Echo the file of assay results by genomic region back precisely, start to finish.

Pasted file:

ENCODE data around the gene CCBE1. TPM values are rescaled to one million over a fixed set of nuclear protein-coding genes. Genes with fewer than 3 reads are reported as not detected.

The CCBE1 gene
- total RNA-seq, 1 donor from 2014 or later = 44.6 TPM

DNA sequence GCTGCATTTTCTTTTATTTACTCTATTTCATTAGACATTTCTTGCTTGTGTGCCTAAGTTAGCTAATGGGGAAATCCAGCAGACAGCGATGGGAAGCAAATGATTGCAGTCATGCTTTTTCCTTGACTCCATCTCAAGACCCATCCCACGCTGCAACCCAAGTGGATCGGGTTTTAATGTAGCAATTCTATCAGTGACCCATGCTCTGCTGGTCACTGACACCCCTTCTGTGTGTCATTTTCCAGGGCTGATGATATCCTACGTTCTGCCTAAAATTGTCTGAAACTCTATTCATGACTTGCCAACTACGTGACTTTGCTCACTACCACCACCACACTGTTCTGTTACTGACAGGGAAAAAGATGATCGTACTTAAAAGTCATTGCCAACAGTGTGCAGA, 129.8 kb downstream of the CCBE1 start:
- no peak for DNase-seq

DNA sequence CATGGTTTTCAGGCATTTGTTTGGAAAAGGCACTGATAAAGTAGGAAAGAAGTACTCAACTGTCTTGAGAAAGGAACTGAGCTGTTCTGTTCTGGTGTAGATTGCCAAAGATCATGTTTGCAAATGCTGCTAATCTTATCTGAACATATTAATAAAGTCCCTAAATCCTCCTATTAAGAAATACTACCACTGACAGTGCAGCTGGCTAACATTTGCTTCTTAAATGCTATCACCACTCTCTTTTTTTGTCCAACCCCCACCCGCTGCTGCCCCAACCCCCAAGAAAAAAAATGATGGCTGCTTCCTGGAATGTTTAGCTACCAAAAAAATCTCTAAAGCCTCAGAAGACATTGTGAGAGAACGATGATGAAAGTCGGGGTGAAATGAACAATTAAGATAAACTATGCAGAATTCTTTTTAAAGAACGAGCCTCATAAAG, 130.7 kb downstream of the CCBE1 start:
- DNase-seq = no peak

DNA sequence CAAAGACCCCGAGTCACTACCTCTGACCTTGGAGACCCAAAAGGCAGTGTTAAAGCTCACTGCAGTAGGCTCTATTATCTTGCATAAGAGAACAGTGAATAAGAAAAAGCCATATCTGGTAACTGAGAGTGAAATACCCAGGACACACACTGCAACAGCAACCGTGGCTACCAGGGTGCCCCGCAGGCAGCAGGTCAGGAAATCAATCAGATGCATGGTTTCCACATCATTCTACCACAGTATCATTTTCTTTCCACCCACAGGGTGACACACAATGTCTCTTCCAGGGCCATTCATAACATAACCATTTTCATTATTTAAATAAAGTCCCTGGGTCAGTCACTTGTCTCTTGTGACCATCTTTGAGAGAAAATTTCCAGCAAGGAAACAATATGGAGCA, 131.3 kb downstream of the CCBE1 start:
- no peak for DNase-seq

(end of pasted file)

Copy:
ENCODE data around the gene CCBE1. TPM values are rescaled to one million over a fixed set of nuclear protein-coding genes. Genes with fewer than 3 reads are reported as not detected.

The CCBE1 gene
- total RNA-seq, 1 donor from 2014 or later = 44.6 TPM

DNA sequence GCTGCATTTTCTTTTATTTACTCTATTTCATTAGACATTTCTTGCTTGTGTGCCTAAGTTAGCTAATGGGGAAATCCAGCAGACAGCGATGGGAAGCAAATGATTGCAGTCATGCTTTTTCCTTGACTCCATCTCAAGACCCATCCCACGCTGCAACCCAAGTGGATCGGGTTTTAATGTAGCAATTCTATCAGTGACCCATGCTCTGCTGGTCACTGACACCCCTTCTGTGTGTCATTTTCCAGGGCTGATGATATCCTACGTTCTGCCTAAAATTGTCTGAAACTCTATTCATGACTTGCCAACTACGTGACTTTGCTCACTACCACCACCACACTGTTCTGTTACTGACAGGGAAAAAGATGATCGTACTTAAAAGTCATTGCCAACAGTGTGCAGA, 129.8 kb downstream of the CCBE1 start:
- no peak for DNase-seq

DNA sequence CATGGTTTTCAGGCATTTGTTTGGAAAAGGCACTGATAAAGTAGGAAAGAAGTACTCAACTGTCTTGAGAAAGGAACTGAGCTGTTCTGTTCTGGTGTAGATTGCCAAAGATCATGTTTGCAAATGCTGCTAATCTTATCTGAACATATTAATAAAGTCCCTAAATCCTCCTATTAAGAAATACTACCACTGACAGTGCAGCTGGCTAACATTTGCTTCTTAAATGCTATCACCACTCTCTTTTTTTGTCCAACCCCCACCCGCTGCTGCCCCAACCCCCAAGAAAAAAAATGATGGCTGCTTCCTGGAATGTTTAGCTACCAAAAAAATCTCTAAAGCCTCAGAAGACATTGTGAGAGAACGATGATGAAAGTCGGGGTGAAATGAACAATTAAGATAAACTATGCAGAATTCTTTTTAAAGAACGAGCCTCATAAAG, 130.7 kb downstream of the CCBE1 start:
- DNase-seq = no peak

DNA sequence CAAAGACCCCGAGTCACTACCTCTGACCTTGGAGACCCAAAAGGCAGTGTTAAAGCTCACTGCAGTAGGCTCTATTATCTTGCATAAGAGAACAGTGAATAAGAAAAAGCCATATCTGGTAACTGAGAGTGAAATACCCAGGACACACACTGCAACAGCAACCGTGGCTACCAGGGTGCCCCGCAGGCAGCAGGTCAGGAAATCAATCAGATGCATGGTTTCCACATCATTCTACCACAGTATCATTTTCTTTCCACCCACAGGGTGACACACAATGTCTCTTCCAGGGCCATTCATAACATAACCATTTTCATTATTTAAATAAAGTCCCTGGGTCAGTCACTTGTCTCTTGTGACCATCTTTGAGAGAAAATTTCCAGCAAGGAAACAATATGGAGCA, 131.3 kb downstream of the CCBE1 start:
- no peak for DNase-seq